Hillicon Valley — House panel to grill former Twitter staff

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A House panel will grill former Twitter employees at a hearing next week focused on the social media platform’s decision to limit the spread of a Hunter Biden story during the 2020 presidential election.

Meanwhile, a Senate Democrat asked Apple and Google to remove the popular video sharing app TikTok from their app stores.

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Oversight to hear from ex-Twitter employees

Three former Twitter employees will testify before a House panel next week at a hearing focusing on the platform’s decision to limit the spread of a New York Post story about President Biden’s son Hunter Biden in the runup to the 2020 presidential election.

Republicans are using their new majority in the chamber to push forward an agenda aimed at targeting social media companies over allegations of censoring conservative viewpoints.

Wednesday’s House Oversight and Accountability Committee hearing will feature testimony from Twitter’s former chief legal officer Vijaya Gadde, former deputy general counsel James Baker and former head of trust and safety Yoel Roth, the committee announced Thursday.

  • After Elon Musk took control of Twitter as CEO at the end of October, closing his deal to purchase the company for $44 billion, he released some internal communications from Twitter staff about the decision to censor the New York Post story through a Twitter thread posted by journalist Matt Taibbi.

  • Republicans and right-wing media figures used the release of the communications in Taibbi’s thread to fuel their claims of censorship and accusations that the government was involved in discussions to get Twitter to remove the claims.

  • The thread, though, largely showed internal debates among employees over high-profile decisions and lacked details of influence from Democrats.

Read more here.

Microsoft unveils premium messaging powered by AI

Microsoft on Wednesday announced a new premium messaging service that will be powered by Open AI’s ChatGPT messaging service.

In a blog post, Microsoft Teams vice president Nicole Herskowitz wrote that its new service, Teams Premium, will use the latest technologies in an effort to “make meetings more intelligent, personalized, and protected — whether it’s one-on-one, large meetings, virtual appointments, or webinars.”

The company also said that ChatGPT will generate meeting notes and recommend tasks and action items, and help users create templates so their meetings can “adhere to company best practices and policies.”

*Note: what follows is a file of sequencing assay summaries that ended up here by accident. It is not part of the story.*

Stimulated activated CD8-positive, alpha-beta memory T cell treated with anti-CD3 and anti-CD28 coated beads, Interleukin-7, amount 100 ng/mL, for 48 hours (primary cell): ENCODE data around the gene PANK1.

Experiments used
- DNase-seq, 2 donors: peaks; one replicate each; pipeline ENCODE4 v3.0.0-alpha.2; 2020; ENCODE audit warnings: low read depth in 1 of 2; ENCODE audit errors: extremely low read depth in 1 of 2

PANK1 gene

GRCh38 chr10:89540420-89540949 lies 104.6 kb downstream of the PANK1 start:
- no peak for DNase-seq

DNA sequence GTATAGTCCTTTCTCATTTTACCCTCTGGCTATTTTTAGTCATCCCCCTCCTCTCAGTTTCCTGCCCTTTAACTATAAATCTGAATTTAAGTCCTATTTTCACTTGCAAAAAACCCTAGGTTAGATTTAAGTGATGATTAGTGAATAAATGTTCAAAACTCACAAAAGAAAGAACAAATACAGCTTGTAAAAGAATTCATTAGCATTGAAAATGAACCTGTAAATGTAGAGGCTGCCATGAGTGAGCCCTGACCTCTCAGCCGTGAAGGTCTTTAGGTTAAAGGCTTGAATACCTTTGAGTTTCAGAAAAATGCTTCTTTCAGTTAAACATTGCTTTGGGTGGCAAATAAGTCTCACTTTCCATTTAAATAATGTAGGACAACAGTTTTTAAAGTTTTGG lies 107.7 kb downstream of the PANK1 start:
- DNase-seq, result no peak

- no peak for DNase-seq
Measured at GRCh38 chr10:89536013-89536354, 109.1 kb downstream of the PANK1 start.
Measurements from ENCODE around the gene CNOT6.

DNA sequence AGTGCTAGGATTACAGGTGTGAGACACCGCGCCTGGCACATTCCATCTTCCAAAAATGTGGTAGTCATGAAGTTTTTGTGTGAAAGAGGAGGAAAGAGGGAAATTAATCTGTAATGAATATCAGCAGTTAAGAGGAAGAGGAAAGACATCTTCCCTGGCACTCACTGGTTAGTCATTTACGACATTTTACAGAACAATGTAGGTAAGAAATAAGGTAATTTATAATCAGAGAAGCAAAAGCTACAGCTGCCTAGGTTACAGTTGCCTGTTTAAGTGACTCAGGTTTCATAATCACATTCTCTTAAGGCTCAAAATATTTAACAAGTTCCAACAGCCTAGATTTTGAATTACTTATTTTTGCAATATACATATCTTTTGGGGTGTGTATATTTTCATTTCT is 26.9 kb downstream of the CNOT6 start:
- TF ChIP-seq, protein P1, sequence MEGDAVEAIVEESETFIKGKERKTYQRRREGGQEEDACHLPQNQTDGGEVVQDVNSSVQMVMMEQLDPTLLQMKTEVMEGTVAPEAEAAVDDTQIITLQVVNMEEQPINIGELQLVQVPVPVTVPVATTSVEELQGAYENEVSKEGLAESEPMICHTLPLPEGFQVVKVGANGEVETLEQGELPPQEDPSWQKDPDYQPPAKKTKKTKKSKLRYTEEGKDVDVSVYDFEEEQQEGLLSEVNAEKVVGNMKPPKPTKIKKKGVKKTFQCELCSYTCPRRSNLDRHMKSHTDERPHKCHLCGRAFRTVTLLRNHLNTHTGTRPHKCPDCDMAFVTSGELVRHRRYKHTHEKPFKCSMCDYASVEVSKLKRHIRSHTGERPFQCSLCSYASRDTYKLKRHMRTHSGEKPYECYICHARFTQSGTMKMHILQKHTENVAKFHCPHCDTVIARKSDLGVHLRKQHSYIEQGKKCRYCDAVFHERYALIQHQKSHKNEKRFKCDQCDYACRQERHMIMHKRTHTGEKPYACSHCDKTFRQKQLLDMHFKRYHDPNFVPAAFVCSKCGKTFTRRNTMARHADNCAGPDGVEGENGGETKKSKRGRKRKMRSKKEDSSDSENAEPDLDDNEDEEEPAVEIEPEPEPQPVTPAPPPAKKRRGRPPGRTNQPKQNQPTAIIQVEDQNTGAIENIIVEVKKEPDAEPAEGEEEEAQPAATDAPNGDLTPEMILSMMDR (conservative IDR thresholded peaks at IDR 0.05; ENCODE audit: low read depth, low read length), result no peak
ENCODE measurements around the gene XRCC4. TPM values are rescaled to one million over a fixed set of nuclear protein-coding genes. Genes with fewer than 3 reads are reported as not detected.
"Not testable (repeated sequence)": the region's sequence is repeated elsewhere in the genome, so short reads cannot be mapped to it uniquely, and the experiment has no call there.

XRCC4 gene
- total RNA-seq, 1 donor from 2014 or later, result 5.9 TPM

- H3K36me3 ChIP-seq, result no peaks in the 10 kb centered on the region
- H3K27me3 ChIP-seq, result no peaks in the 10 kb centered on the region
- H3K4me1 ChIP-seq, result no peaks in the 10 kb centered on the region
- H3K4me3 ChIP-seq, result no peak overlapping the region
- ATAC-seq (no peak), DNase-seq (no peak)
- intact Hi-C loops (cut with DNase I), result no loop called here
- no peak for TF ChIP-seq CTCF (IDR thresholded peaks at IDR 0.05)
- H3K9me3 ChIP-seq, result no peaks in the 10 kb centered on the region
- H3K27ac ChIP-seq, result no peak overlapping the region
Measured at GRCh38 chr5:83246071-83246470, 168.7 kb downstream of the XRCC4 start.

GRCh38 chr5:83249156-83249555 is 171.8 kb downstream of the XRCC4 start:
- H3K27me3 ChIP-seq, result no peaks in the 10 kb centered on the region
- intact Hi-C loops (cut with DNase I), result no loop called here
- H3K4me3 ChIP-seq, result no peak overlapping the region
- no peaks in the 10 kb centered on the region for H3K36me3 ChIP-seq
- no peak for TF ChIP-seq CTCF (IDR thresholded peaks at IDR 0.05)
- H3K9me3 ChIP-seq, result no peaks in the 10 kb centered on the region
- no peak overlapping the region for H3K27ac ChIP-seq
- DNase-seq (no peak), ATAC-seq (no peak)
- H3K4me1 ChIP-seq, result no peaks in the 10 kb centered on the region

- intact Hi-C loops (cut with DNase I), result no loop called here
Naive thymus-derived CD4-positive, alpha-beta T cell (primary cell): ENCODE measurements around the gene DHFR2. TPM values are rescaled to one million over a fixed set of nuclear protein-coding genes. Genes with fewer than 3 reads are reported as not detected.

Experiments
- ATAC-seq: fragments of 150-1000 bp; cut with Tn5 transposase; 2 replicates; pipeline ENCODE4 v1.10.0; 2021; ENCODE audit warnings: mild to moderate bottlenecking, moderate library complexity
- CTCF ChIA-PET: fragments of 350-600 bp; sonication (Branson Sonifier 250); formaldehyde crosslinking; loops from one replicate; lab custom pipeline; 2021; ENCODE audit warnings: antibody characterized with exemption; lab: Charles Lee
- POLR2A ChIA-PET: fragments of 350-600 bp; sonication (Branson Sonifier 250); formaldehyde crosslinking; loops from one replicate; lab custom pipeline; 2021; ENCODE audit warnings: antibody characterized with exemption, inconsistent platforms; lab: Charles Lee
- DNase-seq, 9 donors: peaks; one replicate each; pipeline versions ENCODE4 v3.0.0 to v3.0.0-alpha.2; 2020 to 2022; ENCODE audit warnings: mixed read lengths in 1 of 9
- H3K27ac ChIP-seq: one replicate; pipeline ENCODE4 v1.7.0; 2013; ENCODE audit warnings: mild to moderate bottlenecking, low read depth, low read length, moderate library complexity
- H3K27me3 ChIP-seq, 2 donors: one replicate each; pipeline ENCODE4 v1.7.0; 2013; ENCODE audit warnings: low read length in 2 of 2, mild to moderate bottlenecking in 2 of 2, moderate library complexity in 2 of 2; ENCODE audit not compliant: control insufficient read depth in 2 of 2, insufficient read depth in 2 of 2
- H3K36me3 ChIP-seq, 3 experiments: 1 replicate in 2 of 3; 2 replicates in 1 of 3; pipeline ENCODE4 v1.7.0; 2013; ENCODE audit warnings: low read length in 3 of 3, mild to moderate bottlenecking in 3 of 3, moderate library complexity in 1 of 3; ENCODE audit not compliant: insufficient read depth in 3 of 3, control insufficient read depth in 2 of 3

Read more here.

Bennet asks tech giants to remove TikTok

Sen. Michael Bennet (D-Colo.), a member of the Senate Intelligence Committee, has written a letter to the chief executive officers of Apple and Google to ask them to remove TikTok from their app stores, warning the video sharing app’s “vast influence and aggressive data collection pose a specific threat.”

Bennet emphasized that TikTok’s parent company, ByteDance, which is based in Beijing, is obligated by Chinese law to support, assist and cooperate with state intelligence work, potentially giving the Chinese government access to troves of Americans’ personal data.

The senator noted that about 36 percent of Americans over the age of 12 use TikTok, including 61 percent of Americans between the ages of 12 and 34, and American TikTok users spend an average of 80 minutes a day on the app.

“TikTok collects vast and sophisticated data from its users, including faceprints and voiceprints,” which raises national security concerns because it is required to share that information with Chinese security officials if asked, he said.

Read more here.


An op-ed to chew on: A conservative case for the Affordable Connectivity Program

Notable links from around the web:

Meta Soars by Most in Decade, Adding $100 Billion in Value (The New York Times / Isabella Simonetti and Mike Isaac)

Google has the next move as Microsoft embraces OpenAI buzz (AP News / Matt O’Brien)

A day in the life at TikTok as it tries to win Americans’ trust (Vox / Shirin Ghaffary)


Nathaniel Fick, U.S. ambassador at large for cyberspace and digital policy, said on Thursday that the Russia-Ukraine war prompted the government to significantly increase its partnership with the private sector, a practice that was less common in prior years.

Fick, who was confirmed in August to head the State Department’s new cyber bureau, said that over the last year he has seen a fundamental change in how the government and the private sector collaborate on cybersecurity issues.

“When I was a cybersecurity CEO, public-private partnership was a feel-good buzz term,” he said. “It generally meant I shared my data with the government, the government classified it, and I got nothing back.”

“That is emphatically no longer the case,” he added.

Fick made his remarks during an event hosted by the German Marshall Fund, where he was responding to a question about how the Russia-Ukraine war has changed the game in cyberspace.

Read more here.

That’s it for today, thanks for reading. Check out The Hill’s Technology and Cybersecurity pages for the latest news and coverage. We’ll see you tomorrow.

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